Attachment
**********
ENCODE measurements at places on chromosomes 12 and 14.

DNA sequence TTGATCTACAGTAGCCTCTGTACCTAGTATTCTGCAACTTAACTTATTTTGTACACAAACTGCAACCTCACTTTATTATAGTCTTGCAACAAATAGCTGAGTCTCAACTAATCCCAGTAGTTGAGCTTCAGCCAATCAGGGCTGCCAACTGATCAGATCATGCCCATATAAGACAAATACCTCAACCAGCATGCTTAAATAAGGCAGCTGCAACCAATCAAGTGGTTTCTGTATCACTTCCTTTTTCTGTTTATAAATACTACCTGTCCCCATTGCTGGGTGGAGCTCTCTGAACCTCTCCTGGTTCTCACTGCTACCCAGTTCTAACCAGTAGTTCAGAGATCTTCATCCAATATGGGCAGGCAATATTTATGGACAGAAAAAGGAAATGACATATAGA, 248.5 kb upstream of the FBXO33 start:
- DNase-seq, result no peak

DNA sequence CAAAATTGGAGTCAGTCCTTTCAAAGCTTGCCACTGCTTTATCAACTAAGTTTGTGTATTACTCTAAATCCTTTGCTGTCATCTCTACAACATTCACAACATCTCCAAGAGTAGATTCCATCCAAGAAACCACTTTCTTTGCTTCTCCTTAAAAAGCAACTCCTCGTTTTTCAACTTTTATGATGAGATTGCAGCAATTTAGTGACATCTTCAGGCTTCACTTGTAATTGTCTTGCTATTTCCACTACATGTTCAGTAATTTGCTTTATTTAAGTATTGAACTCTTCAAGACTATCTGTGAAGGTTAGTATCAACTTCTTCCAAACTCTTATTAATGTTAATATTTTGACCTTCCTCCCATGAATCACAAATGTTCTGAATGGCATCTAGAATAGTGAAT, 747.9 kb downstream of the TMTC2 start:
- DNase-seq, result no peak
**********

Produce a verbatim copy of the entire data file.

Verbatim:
ENCODE measurements at places on chromosomes 12 and 14.

DNA sequence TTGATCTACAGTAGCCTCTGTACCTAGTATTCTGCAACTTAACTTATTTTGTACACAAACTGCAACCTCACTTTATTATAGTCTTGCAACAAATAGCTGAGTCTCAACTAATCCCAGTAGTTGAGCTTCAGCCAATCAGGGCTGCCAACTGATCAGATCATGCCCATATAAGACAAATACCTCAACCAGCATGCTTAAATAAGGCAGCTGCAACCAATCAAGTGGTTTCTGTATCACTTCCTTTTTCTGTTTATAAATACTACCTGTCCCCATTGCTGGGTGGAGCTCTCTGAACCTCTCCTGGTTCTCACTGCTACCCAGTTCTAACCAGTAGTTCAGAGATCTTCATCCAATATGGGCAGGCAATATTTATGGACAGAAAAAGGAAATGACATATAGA, 248.5 kb upstream of the FBXO33 start:
- DNase-seq, result no peak

DNA sequence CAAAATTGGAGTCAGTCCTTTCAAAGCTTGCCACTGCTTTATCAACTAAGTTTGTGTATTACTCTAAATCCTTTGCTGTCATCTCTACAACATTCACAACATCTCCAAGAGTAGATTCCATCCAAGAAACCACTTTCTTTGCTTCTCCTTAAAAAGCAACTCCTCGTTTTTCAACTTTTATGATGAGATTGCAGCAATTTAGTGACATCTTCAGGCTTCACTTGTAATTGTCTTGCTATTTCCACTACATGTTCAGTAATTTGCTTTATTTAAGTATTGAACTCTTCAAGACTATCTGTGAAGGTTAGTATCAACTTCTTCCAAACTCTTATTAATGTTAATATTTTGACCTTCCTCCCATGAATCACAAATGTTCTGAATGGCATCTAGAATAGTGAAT, 747.9 kb downstream of the TMTC2 start:
- DNase-seq, result no peak